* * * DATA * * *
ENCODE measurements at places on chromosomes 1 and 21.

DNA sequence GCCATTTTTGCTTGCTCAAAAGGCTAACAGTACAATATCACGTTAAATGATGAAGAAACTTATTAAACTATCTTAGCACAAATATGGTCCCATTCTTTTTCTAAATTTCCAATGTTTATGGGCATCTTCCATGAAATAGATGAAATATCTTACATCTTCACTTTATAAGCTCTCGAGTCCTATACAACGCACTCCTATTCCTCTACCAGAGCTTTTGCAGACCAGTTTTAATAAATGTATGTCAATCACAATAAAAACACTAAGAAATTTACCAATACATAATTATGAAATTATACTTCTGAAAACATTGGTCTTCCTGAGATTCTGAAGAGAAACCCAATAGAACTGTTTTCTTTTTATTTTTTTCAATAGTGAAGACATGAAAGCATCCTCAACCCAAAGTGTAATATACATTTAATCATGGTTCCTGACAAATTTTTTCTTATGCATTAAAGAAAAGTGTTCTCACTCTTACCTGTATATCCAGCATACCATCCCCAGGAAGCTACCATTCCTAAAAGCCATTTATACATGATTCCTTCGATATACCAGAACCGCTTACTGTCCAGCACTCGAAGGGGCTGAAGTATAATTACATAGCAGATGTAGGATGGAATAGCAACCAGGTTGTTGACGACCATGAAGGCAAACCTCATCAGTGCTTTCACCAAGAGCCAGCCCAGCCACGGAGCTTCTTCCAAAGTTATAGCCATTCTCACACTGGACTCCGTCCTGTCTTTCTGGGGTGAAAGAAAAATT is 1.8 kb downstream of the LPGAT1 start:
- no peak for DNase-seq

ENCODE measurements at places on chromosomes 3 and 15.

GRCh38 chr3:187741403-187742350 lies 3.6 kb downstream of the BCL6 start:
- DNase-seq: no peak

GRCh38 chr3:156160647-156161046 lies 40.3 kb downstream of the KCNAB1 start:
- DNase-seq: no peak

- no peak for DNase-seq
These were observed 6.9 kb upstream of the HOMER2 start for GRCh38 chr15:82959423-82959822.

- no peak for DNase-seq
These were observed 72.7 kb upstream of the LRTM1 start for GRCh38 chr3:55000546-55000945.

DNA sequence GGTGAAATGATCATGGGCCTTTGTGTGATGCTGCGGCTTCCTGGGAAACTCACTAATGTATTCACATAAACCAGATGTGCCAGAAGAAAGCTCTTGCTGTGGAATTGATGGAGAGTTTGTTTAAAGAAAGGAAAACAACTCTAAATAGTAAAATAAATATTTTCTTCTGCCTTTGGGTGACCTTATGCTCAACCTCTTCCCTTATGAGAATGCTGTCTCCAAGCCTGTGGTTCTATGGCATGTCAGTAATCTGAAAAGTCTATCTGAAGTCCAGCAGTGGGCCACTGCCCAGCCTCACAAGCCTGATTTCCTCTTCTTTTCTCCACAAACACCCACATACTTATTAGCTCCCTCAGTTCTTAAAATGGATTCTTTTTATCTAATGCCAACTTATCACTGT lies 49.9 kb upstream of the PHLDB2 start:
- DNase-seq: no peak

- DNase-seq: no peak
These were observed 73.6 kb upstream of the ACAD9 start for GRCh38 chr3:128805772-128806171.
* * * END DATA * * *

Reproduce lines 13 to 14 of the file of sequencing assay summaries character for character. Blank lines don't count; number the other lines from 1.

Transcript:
DNA sequence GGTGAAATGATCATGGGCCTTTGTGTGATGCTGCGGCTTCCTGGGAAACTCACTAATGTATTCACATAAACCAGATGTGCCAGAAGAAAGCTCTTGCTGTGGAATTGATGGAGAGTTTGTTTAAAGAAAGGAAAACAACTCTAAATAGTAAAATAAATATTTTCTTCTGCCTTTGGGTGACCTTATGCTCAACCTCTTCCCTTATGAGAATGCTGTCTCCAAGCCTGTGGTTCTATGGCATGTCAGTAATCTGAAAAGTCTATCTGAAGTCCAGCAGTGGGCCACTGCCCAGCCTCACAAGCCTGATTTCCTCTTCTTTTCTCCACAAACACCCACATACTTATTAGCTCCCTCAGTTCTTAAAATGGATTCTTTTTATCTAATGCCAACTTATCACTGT lies 49.9 kb upstream of the PHLDB2 start:
- DNase-seq: no peak